YOUNG AND INNOCENT is a marvelous romantic chase movie from Alfred Hitchcock's British period, which finds a police constable's daughter (Nova Pilbeam) helping an escaped accused murderer (Derrick de Marney).
The couple on the run was one of Hitchcock's favorite themes, used again in films such as SABOTEUR (1942) and NORTH BY NORTHWEST (1959). I actually enjoyed YOUNG AND INNOCENT more than Hitchcock's much better-known British chase movie of a couple years earlier, THE 39 STEPS (1935).
YOUNG AND INNOCENT was more lighthearted than THE 39 STEPS, and I liked that Erica (Pilbeam) and Robert (de Marney) are together through most of the movie. In THE 39 STEPS the lead couple aren't thrown together until nearly 2/3 into the film! THE 39 STEPS had some wonderful set pieces, but -- at least on first viewing -- I preferred the sweet and romantic YOUNG AND INNOCENT. It's curious to me that the film doesn't have more of a reputation.
Nova Pilbeam had been a child actress and was 18 when she was cast as the spunky, determined Erica in YOUNG AND INNOCENT. She only made 15 movies, but thanks to the kindness of Missy I can see another one soon: YELLOW CANARY (1943), in which Pilbeam starred with Anna Neagle and Richard Greene. Pilbeam's first husband died in a plane crash during the war in 1941; she retired for marriage and motherhood when she remarried in 1950. She turned 90 years old last November.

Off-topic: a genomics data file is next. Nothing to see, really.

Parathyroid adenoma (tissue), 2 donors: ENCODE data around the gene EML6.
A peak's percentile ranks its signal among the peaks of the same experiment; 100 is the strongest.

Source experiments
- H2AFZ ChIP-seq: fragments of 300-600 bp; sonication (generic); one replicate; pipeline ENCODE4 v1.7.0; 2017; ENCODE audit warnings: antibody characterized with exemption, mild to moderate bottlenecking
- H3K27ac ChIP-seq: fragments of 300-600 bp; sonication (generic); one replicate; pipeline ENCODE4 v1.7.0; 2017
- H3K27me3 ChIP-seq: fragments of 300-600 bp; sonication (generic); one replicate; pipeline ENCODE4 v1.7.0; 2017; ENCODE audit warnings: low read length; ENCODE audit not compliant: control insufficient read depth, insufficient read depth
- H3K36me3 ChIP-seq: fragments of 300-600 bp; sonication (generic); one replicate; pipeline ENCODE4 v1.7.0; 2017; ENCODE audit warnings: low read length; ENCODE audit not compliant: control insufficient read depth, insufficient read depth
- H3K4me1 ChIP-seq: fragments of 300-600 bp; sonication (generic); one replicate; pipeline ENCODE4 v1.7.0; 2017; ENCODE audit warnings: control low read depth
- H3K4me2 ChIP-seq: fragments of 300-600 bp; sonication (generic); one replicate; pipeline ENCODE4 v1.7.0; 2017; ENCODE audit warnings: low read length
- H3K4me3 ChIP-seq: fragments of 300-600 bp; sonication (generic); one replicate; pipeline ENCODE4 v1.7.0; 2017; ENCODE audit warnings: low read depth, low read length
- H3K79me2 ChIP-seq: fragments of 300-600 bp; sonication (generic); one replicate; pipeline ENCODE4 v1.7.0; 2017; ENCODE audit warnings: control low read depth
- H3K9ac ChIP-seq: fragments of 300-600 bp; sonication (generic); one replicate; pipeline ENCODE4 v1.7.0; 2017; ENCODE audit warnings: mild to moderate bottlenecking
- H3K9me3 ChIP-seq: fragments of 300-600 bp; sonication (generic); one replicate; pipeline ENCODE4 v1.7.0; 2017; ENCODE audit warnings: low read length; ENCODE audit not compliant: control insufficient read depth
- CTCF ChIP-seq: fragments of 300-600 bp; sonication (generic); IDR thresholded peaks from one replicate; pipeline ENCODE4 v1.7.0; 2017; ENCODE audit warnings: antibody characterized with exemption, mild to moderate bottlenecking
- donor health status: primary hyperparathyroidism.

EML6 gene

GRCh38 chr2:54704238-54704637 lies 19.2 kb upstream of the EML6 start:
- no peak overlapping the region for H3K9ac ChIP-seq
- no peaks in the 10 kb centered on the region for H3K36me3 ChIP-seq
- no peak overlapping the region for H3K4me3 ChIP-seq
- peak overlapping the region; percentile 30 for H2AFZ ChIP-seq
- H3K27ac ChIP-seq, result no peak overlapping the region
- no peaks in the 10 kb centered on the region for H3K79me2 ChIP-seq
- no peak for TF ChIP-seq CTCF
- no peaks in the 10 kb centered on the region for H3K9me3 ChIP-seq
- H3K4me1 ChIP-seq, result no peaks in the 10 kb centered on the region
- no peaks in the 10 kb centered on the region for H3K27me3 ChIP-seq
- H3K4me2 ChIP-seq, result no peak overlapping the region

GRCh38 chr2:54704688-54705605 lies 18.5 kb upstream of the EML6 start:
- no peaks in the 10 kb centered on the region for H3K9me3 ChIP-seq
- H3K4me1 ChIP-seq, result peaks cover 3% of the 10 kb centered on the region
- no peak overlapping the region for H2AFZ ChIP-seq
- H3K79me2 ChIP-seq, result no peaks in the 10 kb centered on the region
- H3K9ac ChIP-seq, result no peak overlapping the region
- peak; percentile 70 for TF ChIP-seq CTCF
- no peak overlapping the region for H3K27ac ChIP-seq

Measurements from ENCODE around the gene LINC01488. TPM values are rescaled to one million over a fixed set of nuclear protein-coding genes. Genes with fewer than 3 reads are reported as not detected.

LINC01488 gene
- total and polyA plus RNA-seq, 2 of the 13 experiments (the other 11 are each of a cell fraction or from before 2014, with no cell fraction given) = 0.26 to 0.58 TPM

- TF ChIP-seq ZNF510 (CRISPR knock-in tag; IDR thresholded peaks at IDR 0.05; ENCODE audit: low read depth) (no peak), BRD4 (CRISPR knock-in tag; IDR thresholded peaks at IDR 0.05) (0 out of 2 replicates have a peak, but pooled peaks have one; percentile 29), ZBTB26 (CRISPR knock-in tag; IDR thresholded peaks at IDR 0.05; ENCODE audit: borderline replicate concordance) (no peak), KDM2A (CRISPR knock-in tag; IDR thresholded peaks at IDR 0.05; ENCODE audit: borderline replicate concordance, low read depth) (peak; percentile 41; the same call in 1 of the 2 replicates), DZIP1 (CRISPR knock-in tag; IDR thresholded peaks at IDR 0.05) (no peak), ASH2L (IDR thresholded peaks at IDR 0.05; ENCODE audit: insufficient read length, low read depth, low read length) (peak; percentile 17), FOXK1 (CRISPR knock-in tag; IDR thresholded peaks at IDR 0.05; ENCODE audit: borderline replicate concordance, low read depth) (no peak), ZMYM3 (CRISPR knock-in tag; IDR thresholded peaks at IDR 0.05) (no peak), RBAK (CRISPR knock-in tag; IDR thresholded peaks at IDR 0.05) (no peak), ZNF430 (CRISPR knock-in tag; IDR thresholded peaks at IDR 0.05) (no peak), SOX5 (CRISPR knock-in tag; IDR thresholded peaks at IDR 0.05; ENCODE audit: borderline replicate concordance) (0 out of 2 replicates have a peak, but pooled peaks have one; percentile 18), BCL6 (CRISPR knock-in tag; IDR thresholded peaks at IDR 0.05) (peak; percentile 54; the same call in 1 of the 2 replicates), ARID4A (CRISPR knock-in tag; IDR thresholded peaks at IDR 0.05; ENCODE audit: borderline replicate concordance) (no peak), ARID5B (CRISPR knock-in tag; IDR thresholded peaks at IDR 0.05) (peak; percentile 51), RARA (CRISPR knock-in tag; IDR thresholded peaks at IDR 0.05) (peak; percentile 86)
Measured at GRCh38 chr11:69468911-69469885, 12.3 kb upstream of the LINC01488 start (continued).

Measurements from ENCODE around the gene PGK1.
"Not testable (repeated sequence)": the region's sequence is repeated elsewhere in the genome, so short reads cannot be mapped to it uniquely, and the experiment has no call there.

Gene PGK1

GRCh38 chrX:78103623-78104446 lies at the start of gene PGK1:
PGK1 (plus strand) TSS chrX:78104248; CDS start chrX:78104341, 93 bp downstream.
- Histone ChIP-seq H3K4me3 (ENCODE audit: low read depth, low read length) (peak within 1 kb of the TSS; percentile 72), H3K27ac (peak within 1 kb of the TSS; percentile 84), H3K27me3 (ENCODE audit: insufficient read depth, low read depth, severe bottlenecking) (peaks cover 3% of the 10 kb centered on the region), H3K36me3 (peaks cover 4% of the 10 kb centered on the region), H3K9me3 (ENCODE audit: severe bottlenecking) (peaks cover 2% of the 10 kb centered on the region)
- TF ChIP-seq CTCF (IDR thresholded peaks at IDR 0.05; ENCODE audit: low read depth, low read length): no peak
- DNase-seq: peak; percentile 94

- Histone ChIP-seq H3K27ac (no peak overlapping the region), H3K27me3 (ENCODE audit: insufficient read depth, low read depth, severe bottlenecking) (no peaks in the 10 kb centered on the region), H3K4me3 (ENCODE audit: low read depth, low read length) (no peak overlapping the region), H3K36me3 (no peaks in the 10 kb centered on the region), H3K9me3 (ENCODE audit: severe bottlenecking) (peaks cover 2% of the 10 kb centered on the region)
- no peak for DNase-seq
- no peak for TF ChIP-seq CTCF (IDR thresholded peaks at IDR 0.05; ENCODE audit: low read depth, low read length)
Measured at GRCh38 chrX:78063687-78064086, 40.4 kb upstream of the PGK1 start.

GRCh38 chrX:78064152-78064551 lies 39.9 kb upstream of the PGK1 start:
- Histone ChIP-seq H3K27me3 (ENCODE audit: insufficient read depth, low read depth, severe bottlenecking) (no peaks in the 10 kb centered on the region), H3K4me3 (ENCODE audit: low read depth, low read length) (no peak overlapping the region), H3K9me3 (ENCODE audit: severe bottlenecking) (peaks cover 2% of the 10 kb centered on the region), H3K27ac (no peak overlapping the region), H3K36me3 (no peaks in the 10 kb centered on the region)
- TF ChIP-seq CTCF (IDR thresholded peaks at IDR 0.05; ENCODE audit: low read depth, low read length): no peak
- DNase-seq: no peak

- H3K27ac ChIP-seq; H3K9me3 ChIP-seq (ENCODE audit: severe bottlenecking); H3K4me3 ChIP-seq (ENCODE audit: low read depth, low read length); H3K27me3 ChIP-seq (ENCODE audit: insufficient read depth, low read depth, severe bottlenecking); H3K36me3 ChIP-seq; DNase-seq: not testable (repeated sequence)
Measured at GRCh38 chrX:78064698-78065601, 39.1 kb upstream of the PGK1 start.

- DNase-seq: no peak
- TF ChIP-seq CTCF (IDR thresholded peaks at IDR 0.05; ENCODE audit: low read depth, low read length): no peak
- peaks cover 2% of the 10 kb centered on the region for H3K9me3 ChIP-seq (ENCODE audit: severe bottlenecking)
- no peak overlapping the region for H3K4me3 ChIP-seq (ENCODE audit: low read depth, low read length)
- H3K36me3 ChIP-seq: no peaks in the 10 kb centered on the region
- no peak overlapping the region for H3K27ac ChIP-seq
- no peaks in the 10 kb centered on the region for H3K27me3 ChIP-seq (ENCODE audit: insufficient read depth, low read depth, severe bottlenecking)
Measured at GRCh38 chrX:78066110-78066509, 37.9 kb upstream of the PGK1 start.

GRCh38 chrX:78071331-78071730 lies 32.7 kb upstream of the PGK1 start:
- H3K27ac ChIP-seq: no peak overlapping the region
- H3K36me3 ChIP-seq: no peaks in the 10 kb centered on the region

I loved watching Derrick de Marney's bemused and later adoring reactions as Erica decides to help him. De Marney played Disraeli in VICTORIA THE GREAT, released the same year as YOUNG AND INNOCENT, and he reprised the Disraeli role in 1938's SIXTY GLORIOUS YEARS. He had over 40 film and TV credits, mostly in Britain. His brother, actor Terence de Marney, had twice as many credits, including a great deal of work in the United States. Terence was in many Warner Bros. TV episodes of the '50s, including five episodes of my favorite series, MAVERICK.
The supporting cast includes Percy Marmont as Erica's father and Mary Clare as Erica's somewhat obnoxious, highly suspicious aunt. Edward Rigby plays a hobo who turns out to have key evidence to help solve the murder. Torin Thatcher is the manager of a shady lodging house.
I missed Hitchcock's cameo as a photographer. I'll be watching for it when I watch the movie again with the commentary track.
YOUNG AND INNOCENT runs a brisk 83 minutes. It was based on the novel A SHILLING FOR CANDLES by Josephine Tey. The movie was first shown in the United States under the title THE GIRL WAS YOUNG.
The movie was shot in black and white by Bernard Knowles, who filmed a number of Hitchcock's other British films, such as THE THIRTY-NINE STEPS (1935), SECRET AGENT (1936), SABOTAGE (1936), and JAMAICA INN (1939). There is a wonderful tracking shot near the end of YOUNG AND INNOCENT which runs over a minute, as the camera gradually zooms in on the murderer; it's reminiscent of the famous shot which ends on the key in Ingrid Bergman's hand in NOTORIOUS (1946).
YOUNG AND INNOCENT is available in a lovely DVD print either as a single-title release or as part of the 8-film Alfred Hitchcock Premiere Collection, a beautiful set which I was fortunate to obtain when it was on sale last year. Extras include a commentary track and stills gallery.
Previous reviews of Hitchcock films: THE 39 STEPS (1935), THE LADY VANISHES (1938), FOREIGN CORRESPONDENT (1940), MR. AND MRS. SMITH (1941), SABOTEUR (1942), SHADOW OF A DOUBT (1943), I CONFESS (1953), DIAL M FOR MURDER (1954), TO CATCH A THIEF (1955), and MARNIE (1964).